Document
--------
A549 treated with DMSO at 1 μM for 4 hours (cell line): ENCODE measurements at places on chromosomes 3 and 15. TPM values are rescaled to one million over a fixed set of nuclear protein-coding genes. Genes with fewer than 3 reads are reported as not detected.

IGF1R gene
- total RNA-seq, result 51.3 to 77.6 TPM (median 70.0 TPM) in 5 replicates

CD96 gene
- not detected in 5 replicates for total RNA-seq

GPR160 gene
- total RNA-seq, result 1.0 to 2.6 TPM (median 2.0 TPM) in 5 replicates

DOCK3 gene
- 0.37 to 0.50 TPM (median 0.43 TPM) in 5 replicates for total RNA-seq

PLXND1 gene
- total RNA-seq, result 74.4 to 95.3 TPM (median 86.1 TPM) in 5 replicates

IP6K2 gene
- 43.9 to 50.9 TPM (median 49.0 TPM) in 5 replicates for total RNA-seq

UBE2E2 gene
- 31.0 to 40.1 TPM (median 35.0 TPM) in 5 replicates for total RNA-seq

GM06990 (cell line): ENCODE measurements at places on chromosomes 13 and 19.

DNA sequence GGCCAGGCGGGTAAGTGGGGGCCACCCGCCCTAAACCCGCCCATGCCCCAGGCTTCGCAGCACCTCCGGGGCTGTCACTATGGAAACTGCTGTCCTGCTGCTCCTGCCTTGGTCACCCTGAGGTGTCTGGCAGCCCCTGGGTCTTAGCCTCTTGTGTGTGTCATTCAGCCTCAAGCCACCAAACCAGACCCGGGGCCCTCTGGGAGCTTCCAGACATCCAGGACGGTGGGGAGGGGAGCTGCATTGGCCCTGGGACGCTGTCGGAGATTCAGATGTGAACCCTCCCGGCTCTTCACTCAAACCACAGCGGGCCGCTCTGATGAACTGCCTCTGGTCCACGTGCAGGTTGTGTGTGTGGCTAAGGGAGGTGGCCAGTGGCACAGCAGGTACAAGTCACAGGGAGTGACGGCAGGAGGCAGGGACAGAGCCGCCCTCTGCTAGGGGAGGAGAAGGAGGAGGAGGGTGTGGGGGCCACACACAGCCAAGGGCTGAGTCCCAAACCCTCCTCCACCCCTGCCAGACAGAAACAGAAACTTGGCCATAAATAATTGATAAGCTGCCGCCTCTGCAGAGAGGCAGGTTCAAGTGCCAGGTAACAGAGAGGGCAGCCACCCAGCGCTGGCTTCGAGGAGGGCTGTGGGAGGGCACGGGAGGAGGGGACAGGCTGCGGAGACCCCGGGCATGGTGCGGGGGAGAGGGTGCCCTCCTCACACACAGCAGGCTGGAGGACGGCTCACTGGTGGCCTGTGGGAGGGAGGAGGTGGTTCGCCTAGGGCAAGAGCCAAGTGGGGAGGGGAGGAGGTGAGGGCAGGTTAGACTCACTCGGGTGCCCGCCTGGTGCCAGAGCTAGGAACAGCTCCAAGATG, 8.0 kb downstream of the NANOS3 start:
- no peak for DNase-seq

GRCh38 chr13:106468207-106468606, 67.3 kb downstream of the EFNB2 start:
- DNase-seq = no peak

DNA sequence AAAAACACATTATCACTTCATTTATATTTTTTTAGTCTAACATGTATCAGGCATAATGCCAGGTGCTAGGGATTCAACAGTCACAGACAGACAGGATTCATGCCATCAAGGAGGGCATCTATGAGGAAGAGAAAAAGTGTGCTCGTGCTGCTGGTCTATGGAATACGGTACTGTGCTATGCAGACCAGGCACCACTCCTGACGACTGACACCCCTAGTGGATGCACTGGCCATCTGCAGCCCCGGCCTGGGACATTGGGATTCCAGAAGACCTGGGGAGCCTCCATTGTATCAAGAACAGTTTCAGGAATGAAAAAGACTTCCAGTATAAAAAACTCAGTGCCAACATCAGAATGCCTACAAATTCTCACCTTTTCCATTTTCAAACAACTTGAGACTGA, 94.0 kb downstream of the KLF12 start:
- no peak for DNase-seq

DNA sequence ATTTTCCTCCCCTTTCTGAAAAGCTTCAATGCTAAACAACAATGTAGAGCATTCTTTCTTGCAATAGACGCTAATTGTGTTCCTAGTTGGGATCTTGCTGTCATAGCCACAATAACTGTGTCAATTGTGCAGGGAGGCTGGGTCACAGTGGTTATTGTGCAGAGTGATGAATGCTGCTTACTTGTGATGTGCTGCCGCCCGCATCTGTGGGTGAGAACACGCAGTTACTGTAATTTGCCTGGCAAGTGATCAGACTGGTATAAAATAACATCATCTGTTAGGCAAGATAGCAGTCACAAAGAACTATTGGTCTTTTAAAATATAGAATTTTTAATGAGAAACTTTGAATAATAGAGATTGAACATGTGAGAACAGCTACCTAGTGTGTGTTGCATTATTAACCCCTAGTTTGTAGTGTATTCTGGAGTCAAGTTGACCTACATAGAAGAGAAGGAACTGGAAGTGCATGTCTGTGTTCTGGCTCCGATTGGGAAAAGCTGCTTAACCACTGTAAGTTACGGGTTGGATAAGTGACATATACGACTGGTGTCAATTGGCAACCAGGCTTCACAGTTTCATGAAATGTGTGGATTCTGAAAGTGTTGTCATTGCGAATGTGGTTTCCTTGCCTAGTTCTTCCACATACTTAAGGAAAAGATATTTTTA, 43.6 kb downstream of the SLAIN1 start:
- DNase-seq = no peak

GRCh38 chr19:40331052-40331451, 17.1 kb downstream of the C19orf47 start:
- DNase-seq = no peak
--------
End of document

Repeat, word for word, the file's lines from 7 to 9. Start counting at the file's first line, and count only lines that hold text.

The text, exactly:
- total RNA-seq, result 1.0 to 2.6 TPM (median 2.0 TPM) in 5 replicates

DOCK3 gene
- 0.37 to 0.50 TPM (median 0.43 TPM) in 5 replicates for total RNA-seq